On August 9, a gold medal hung around South Korean fencer Sang-young Park’s neck after winning the Men’s épée Individual Finals in Rio.
The twenty-year-old fencer beat Hungary fencing veteran Géza Imre 15-14 to claim his stunning victory. But winning is not the goal for the Korean fencing champion.
“Until this point, I’ve only dreamed of getting a gold medal, but the award is only part of the process; I still push forward to achieve my goals,” Park said.
Park, a student at Korea National Sport University in Seoul, recently met with reporters at the Korea House in Rio after his win.
“To receive a medal that symbolizes the hard work, blood, sweat and tears I put into the game made me feel ecstatic. To say that I was happy is an understatement. I can’t exactly put my feelings into words,” Park told reporters.
As the youngest competitor on the South Korean national fencing team, Kim approaches his game with the mentality of enjoying the competition.
“At first, training for the Olympics was difficult, but I changed my mentality from being intimidated by seasoned fencers to focusing on playing the game with no regrets,” Park said.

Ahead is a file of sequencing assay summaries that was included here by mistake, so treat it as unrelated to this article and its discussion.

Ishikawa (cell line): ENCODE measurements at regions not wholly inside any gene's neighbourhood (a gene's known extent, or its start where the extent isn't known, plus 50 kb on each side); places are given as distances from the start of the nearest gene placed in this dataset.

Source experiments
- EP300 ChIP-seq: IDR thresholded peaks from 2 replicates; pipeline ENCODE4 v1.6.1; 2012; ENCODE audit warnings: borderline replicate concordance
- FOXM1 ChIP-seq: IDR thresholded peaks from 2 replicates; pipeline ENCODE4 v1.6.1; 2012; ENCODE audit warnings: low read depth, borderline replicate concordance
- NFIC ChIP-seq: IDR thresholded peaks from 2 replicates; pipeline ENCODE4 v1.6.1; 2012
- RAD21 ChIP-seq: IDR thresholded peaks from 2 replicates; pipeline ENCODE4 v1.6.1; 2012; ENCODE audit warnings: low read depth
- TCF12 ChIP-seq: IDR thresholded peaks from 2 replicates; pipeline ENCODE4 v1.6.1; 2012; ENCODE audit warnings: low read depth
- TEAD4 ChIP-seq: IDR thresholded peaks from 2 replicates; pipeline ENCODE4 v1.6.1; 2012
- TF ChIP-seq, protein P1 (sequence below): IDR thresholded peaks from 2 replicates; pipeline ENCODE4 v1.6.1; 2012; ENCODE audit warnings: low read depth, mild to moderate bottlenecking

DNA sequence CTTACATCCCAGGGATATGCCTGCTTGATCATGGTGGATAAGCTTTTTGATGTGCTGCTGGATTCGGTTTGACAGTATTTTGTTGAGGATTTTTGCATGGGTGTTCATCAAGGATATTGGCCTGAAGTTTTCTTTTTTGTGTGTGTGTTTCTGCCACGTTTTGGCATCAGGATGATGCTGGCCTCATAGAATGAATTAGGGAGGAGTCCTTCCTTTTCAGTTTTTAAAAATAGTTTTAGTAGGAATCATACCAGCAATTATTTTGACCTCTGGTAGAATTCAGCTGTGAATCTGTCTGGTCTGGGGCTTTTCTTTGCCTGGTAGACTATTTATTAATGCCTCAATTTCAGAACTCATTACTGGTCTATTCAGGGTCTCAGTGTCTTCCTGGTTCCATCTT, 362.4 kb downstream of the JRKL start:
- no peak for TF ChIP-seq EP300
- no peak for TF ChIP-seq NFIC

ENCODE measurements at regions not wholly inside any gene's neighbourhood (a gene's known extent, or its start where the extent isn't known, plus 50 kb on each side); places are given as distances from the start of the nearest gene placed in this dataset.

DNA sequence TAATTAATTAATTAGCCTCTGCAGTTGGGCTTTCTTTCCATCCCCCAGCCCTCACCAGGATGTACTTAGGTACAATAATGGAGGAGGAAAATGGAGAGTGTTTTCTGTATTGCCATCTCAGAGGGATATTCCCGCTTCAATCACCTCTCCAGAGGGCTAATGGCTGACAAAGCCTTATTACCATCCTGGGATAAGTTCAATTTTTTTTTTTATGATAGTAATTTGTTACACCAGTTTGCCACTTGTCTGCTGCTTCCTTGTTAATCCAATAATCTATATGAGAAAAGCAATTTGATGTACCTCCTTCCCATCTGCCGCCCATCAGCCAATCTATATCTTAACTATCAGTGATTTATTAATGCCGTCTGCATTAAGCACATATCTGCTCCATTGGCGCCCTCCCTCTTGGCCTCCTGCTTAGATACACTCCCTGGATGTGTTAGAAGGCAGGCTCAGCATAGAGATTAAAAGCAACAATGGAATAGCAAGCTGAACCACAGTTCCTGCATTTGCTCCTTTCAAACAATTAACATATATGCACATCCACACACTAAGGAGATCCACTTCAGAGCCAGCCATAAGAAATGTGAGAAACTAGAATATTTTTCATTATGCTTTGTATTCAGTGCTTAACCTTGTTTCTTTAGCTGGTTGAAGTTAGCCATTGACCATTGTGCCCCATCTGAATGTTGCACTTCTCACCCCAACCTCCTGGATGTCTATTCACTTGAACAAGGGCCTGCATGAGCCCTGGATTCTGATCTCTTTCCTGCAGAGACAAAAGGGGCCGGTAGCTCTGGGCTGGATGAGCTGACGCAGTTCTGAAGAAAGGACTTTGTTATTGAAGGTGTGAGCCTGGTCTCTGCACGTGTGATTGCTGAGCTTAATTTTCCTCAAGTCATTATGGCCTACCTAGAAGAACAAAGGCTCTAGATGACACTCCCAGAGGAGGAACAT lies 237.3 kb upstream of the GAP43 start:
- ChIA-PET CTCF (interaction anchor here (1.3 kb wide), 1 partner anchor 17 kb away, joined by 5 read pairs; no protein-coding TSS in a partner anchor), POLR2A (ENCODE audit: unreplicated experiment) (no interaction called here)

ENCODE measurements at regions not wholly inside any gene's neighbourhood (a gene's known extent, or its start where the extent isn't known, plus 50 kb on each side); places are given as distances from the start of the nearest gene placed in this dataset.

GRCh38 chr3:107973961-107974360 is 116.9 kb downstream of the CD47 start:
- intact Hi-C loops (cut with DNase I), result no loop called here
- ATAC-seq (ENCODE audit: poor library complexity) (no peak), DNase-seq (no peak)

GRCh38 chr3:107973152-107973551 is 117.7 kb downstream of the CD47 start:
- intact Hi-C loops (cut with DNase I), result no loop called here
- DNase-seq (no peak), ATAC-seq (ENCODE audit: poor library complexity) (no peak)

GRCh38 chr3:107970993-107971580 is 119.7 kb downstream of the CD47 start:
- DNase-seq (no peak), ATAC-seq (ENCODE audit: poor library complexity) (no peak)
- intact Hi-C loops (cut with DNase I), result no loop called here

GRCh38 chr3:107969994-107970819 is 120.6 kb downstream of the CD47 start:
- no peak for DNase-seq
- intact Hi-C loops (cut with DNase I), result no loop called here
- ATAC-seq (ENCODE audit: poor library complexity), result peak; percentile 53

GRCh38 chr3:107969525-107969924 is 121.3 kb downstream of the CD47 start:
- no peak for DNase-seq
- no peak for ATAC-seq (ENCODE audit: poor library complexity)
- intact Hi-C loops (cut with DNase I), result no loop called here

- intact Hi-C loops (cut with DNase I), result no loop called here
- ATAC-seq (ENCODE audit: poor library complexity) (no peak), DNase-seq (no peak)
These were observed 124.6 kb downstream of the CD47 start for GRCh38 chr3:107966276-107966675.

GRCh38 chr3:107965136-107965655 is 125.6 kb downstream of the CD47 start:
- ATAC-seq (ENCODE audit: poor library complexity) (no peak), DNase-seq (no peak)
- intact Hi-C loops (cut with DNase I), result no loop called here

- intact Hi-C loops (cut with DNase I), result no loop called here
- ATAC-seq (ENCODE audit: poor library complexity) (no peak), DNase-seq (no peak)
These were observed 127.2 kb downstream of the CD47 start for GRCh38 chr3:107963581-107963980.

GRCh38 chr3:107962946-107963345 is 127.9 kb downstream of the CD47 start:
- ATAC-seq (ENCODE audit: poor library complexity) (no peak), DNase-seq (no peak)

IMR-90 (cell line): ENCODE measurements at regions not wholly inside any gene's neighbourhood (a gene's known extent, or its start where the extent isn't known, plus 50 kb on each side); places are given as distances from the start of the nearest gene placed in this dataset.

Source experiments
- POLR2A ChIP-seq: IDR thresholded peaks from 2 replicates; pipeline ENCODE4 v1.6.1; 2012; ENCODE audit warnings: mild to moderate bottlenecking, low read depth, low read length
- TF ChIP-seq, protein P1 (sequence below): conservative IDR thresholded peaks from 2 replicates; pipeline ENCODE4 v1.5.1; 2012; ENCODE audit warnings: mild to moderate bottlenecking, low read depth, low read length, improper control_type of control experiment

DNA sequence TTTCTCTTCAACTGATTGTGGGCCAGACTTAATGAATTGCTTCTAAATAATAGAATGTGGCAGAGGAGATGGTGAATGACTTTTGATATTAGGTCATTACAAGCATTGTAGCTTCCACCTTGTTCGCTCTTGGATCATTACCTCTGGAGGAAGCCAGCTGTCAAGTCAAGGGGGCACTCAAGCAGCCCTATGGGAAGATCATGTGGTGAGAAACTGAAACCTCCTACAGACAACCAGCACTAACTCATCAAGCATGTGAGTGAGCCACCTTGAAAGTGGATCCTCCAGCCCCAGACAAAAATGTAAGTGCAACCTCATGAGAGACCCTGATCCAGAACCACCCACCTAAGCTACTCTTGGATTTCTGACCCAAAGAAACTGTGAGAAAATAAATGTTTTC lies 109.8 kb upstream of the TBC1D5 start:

“If you can’t avoid it, enjoy it,” he added.
Park’s motivation and energy in the arena stems from his belief in himself to persistently move forward in accomplishing his goals post-Rio.
“I often hear from others to be humble in my situation. Though I feel on top of the world now, a month from now the praise will subside, and a year from now chances are no one will remember. Then, four years later, the burden of competing will weigh on me again. My goal is to stay strong and return to the Olympics three or four times, just like my Korean fencing predecessors,” Park said.
Translated/Adapted by Hankyul Sharon Lee